Is Twitter dying?

The social media company's stock price is at an all-time low. What does this mean?

REUTERS/Brendan McDermid
The ticker information for Twitter Inc., is displayed on a screen above the post where it's traded on the floor of the New York Stock Exchange November 4, 2015.

Twitter stock is at an all-time low, and there are few signs of rapid improvement to come.

The social network company's stock plunged by around 30 percent this year, and a new management team seems to have driven investors away, according to Forbes. And according to Twitter statistics, Twitter has netted no new users in the United States in 2015. Originally valued at or above $560 million, the company had to lay off 8 percent of its staff last month and is running at a loss of $132 million after taxes this year.

“The company is finding real challenges gaining traction with advertisers,” Mark Mahaney, an Internet analyst with RBC Capital Markets, told The New York Times. Mr. Mahaney pointed out the discrepancy between how the CEO presents the company versus the reality of the numbers. “Everything sounds so good, yet you reduced your forecast pretty materially. Why?”

Plummeting Twitter stocks won’t just be a hit to the Internet: Twitter has become part of the vocabulary of civil society.

Since its 2006 launch, Twitter has been an icon of new-age citizen journalism. Its role as a social media platform transformed from fostering quick ideas in 140 characters on the Internet to a tool used to enact political change. Tweets peaked during the Arab Spring in 2011, when activists and revolutionary leaders used Twitter to organize mass protests. And many have used Twitter in organizing relief efforts during natural disasters.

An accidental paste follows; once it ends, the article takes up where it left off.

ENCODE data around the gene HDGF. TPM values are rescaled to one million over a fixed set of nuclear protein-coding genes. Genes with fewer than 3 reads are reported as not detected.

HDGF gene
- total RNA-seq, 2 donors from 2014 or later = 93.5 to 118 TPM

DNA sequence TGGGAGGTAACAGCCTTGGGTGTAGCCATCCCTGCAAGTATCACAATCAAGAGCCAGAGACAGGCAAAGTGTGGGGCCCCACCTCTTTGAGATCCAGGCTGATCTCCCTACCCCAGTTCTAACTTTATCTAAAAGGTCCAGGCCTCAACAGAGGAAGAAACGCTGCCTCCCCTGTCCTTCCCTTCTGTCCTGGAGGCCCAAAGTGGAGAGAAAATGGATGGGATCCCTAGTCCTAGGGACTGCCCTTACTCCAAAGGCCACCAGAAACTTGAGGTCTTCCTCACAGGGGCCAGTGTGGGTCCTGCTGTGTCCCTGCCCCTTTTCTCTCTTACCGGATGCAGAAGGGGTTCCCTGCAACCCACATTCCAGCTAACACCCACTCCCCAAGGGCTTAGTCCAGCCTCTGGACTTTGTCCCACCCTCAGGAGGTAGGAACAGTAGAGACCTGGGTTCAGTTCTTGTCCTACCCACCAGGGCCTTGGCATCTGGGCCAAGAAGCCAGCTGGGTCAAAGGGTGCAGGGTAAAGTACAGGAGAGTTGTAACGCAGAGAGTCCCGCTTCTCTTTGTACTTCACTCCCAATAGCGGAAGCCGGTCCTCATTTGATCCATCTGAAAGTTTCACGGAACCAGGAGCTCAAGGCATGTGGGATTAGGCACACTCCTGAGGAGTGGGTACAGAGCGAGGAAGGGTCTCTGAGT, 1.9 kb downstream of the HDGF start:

But the numbers might not tell it all.

Some, like the late New York Times media columnist David Carr, have long believed that Twitter is here to stay because its usefulness has found a way to foster quick dialogues – and even quicker information. 

“Has Twitter turned my brain to mush? No, I’m in narrative on more things in a given moment than I ever thought possible, and instead of spending a half-hour surfing in search of illumination, I get a sense of the day’s news and how people are reacting to it in the time that it takes to wait for coffee at Starbucks,” Carr wrote in 2010. “Yes, I worry about my ability to think long thoughts – where was I, anyway? – but the tradeoff has been worth it.”

Others, like The Atlantic’s Robinson Meyer believes the company’s structural changes in 2014 caused users to lose faith. Channelling 20th century media theorist and Jesuit priest Walter J. Ong, Meyer writes,  “It’s not quite context collapse, because what’s collapsing aren’t audiences so much as expectations. Rather, it’s a collapse of speech-based expected and print-based interpretations. It’s a consequence of the oral-literate hybrid that flourishes online. It’s conversation smoosh.”

Twitter has been making changes to its layout and format to bring more users back. Last month, the company controversially changed its “favorite” stars to heart “likes.” The changes haven’t seen the success they intended, yet.

Although stocks are down and new users aren't coming, no current users seem to be getting off Twitter anytime soon. 

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